Apligraf in the treatment of neuropathic diabetic foot ulcers.
This study compared the efficacy and safety of Apligraf (Organogenesis, Inc., Canton, MA) in combination with standard therapy versus standard therapy alone in the treatment of neuropathic diabetic foot ulcers. Efficacy was assessed by time to complete wound healing (by 12 weeks) and incidence of complete wound closure (at 12 weeks). This was an international multi-center, randomized, controlled study. Patients were eligible for entry into the study if the following criteria were met: type 1 or type 2 diabetes mellitus, age 18 to 80 years, adequate glycemic control, and the presence of a full-thickness neuropathic ulcer for at least 2 weeks prior to the initial screening visit. Following the 2-week screening period, the 2 treatment groups received standard ulcer care consistent with international treatment guidelines that comprised sharp debridement, saline-moistened dressings, and a non-weight bearing regimen. There were 106 subjects screened for enrollment, 82 randomized to the treatment groups, and 72 treated (33 Apligraf subjects and 39 standard therapy subjects) before the study was terminated. Kaplan-Meier curves indicated a trend for shorter time to complete wound healing in the Apligraf group compared with the standard therapy group (p = .059; log-rank test). The median time to healing was 84 days in the Apligraf group, whereas no median time to healing could be determined for the standard therapy group because <50% of the standard therapy subjects healed. By 12 weeks, 51.5% (17/33) Apligraf subjects had achieved complete wound closure compared with 26.3% (10/38) of standard therapy subjects (p = .049; Fisher's exact test). Even though the study was halted prematurely, this study suggested that the use of Apligraf resulted in a higher incidence of wound closure by 12 weeks.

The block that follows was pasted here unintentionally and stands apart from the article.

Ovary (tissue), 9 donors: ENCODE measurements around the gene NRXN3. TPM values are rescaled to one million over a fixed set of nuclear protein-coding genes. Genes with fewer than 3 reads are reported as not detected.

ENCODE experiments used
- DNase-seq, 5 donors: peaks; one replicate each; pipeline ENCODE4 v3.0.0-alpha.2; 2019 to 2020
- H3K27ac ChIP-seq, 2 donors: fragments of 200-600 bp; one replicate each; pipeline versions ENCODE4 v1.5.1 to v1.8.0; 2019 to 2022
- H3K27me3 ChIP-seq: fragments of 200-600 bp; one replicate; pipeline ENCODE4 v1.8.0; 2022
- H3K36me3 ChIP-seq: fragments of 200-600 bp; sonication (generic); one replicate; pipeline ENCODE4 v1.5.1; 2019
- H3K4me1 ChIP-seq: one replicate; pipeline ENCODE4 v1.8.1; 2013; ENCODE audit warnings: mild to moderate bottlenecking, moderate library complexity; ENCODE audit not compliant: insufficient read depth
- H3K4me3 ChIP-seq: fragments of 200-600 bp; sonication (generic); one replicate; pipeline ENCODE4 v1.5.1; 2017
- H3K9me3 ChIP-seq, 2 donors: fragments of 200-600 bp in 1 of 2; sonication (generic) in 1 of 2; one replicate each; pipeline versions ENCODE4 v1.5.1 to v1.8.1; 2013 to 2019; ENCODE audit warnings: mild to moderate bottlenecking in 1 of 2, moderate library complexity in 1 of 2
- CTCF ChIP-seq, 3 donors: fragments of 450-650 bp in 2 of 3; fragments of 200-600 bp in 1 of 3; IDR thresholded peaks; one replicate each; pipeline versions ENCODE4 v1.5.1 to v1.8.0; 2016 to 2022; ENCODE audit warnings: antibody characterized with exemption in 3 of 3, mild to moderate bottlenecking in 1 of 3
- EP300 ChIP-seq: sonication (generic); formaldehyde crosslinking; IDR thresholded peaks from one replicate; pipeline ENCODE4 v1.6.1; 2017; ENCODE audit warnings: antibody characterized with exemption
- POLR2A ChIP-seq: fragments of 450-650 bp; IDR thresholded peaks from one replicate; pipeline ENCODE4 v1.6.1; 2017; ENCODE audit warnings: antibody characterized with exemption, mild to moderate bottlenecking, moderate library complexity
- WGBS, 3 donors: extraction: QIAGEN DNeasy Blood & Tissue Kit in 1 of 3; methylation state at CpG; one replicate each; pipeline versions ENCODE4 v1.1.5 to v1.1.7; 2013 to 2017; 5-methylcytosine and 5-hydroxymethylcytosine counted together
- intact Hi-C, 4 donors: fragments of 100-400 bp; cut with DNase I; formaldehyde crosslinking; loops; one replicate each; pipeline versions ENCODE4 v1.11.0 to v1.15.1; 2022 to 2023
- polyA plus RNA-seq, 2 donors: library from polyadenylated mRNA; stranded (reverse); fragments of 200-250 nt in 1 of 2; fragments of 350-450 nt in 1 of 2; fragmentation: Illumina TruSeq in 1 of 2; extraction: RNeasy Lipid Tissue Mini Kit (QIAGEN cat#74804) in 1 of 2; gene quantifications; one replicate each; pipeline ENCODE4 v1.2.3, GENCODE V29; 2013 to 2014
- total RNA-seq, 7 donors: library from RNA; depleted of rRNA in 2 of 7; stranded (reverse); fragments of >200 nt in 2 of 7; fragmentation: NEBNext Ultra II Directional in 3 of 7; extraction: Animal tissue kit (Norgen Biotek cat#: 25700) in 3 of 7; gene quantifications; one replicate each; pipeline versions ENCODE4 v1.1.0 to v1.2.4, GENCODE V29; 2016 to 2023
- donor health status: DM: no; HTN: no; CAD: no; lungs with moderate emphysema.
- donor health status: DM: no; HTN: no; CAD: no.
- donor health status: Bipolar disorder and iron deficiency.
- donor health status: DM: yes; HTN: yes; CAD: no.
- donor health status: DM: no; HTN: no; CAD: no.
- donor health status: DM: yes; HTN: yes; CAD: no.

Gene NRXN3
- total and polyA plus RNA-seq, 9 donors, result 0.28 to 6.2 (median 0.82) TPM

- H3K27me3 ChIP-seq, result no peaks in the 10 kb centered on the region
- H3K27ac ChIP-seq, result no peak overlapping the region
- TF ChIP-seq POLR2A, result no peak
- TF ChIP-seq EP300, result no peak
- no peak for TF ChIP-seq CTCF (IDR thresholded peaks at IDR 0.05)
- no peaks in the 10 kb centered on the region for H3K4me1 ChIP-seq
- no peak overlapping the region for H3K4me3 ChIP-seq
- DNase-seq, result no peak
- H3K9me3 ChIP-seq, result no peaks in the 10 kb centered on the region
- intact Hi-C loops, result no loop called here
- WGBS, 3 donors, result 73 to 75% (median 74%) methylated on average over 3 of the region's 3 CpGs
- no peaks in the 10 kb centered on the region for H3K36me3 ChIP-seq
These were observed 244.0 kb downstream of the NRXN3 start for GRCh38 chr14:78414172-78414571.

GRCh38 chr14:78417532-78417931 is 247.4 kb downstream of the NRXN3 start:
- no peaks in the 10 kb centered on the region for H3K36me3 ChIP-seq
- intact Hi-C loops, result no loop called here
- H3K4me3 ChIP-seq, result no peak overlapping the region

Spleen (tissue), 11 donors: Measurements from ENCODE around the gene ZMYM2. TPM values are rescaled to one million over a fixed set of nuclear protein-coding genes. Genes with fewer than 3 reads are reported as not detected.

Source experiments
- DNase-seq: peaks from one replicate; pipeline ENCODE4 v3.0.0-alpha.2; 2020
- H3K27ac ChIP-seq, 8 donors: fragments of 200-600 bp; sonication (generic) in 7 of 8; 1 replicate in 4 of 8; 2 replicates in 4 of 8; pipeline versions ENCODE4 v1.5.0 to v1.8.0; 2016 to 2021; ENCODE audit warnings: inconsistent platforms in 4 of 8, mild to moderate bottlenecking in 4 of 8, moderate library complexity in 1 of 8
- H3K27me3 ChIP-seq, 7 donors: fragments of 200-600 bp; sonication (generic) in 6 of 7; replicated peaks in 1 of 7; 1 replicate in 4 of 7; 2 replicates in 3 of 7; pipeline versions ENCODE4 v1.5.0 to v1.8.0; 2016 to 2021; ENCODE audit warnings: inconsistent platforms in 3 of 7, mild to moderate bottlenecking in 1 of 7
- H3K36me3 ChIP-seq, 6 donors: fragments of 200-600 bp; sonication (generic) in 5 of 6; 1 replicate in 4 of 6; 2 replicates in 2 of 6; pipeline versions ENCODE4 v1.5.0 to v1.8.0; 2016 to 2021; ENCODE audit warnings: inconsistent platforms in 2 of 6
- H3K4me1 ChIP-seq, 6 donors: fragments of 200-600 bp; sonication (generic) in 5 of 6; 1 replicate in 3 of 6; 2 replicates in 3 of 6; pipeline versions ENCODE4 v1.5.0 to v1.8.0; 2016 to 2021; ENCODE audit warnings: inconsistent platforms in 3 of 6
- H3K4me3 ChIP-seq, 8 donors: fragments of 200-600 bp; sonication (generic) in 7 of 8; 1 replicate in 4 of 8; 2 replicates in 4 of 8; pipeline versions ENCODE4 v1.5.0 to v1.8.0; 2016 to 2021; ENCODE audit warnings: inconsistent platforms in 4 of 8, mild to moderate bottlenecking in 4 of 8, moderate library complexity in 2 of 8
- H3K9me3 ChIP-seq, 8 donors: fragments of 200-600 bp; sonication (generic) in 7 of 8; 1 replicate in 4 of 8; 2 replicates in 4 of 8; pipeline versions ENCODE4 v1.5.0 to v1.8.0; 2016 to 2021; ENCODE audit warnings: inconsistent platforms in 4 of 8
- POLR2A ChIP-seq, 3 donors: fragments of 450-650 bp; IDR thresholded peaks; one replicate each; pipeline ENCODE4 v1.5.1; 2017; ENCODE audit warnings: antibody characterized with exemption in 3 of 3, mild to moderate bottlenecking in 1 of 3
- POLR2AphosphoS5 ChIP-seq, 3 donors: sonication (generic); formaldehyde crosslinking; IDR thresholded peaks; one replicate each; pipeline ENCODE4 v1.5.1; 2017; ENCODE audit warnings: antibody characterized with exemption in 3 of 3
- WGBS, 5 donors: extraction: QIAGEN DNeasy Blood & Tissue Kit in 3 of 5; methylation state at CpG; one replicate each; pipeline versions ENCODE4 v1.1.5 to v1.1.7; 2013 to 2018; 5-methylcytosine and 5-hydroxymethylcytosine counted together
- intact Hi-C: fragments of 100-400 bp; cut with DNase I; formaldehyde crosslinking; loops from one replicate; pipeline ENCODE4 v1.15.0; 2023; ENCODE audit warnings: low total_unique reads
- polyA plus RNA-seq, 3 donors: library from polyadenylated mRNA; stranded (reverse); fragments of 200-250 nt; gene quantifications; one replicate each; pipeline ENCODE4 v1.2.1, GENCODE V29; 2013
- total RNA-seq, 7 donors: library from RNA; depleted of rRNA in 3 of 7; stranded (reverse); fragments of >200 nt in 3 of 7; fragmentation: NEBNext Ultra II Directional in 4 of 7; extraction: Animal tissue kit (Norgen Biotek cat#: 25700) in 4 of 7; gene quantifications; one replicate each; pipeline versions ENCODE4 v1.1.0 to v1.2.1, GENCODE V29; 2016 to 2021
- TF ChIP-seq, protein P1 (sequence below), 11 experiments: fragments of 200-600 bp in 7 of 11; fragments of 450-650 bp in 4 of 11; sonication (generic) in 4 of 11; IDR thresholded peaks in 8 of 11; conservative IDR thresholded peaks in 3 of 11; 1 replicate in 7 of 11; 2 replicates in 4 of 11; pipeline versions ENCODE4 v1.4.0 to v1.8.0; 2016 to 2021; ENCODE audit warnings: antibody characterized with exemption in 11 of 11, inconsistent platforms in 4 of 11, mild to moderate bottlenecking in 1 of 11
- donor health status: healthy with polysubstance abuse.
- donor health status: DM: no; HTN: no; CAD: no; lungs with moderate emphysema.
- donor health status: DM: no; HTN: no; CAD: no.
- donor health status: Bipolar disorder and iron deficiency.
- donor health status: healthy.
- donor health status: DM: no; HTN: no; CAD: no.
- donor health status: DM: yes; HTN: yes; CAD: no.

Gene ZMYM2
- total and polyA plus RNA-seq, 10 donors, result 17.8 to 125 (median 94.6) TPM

Diabetic Foot Clinic, King's College Hospital, Denmark Hill, London, United Kingdom. email@example.com
Aged, 80 and over
Combined Modality Therapy
Pub Type(s)Journal Article
Randomized Controlled Trial